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Then, as far as I understand it, if you for example have: x = t; y = t, then f(x,y)=xy will be a parabola (t^2).

Anyway, I think both quadratic and bilinear are both correct terms here. However, it might be more intuative to call it a bilinear mapping, instead of a quadratic polynomial, since we have no x^2 or y^2 terms.

- #14

coolul007

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most of the time when you have an xy term the curve is a hyperbola

Then, as far as I understand it, if you for example have: x = t; y = t, then f(x,y)=xy will be a parabola (t^2).

Anyway, I think both quadratic and bilinear are both correct terms here. However, it might be more intuative to call it a bilinear mapping, instead of a quadratic polynomial, since we have no x^2 or y^2 terms.

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Mark44

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Then, as far as I understand it, if you for example have: x = t; y = t, then f(x,y)=xy will be a parabola (t^2).

f(x, y) = xy represents a surface in three dimensions, not a curve in the plane, as are parabolas and hyperbolas. According to wolframalpha, the surface is a hyperbolic paraboloid.most of the time when you have an xy term the curve is a hyperbola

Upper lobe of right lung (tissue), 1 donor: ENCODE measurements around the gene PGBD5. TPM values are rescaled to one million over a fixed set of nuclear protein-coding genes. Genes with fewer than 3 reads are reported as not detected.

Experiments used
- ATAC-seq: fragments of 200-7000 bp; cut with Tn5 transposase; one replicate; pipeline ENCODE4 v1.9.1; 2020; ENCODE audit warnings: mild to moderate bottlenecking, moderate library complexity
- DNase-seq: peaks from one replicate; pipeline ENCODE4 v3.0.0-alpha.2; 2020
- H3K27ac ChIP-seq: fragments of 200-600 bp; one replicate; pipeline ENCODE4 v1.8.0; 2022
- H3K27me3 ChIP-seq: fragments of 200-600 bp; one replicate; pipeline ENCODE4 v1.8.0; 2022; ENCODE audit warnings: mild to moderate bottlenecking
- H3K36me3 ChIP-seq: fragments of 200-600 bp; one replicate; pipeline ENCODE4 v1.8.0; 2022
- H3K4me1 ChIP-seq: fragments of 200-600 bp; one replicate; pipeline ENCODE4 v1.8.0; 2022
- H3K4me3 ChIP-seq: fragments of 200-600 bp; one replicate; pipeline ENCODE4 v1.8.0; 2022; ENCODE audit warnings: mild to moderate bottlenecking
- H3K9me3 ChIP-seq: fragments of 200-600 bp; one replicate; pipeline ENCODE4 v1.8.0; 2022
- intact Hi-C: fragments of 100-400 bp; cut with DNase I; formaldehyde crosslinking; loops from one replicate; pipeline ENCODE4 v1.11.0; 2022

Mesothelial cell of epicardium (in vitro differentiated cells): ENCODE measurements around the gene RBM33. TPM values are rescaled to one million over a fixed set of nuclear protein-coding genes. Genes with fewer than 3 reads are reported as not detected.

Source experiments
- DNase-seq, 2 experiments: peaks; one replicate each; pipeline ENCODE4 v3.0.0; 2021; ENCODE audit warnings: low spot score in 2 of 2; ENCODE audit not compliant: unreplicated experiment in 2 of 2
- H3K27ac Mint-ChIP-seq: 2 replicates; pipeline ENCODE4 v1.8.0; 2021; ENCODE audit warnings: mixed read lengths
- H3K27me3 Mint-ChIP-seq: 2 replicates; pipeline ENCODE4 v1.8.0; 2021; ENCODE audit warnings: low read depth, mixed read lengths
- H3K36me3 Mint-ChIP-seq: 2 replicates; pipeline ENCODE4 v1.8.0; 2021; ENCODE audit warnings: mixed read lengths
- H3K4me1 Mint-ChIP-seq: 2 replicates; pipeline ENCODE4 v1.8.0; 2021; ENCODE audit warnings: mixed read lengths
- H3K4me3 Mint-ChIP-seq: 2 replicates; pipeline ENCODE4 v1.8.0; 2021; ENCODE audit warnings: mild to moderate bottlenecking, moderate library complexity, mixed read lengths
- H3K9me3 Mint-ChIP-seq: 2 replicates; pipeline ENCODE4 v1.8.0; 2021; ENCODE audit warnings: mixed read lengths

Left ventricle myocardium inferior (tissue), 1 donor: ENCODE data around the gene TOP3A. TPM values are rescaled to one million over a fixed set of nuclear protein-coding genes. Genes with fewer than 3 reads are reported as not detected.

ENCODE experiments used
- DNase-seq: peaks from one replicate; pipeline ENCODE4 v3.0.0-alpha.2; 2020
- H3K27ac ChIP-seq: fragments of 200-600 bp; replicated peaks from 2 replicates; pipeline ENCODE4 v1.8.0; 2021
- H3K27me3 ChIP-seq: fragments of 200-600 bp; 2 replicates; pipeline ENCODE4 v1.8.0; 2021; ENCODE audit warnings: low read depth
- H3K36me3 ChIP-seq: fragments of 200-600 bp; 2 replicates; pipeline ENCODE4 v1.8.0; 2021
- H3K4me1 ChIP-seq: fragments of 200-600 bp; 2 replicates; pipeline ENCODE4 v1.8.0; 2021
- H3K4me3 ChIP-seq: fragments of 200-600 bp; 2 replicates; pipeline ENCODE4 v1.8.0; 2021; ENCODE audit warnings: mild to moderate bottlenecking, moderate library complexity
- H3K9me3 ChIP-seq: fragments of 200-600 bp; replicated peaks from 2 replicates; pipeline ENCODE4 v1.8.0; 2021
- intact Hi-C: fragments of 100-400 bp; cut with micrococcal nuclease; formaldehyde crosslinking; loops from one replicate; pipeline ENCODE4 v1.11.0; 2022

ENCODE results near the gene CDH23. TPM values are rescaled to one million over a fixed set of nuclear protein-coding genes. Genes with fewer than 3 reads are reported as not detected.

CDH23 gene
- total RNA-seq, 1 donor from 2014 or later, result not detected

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coolul007

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I think you found a bug, if you plot the old fashioned way n=xy, you get all of the real factors of n and it's a hyperbola. BTW, where's the third dimension variable?f(x, y) = xy represents a surface in three dimensions, not a curve in the plane, as are parabolas and hyperbolas. According to wolframalpha, the surface is a hyperbolic paraboloid.

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Mentallic

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f(x,y) IS the 3rd dimension variable. It's basically equivalent to z=xy. For any fixed value z, then yes, you're dealing with a hyperbola, but if you consider the graph intersected by the plane y=mx, then you're dealing with a parabola z=mxBTW, where's the third dimension variable?

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coolul007

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It must be too early, I was thinking f(x) not f(x,y)...so what is the answer to the original question? did we settle on bi-linear?f(x,y) IS the 3rd dimension variable. It's basically equivalent to z=xy. For any fixed value z, then yes, you're dealing with a hyperbola, but if you consider the graph intersected by the plane y=mx, then you're dealing with a parabola z=mx^{2}, hence why it's called a hyperbolic paraboloid.

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Mentallic

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http://mathworld.wolfram.com/BilinearFunction.html...so what is the answer to the original question? did we settle on bi-linear?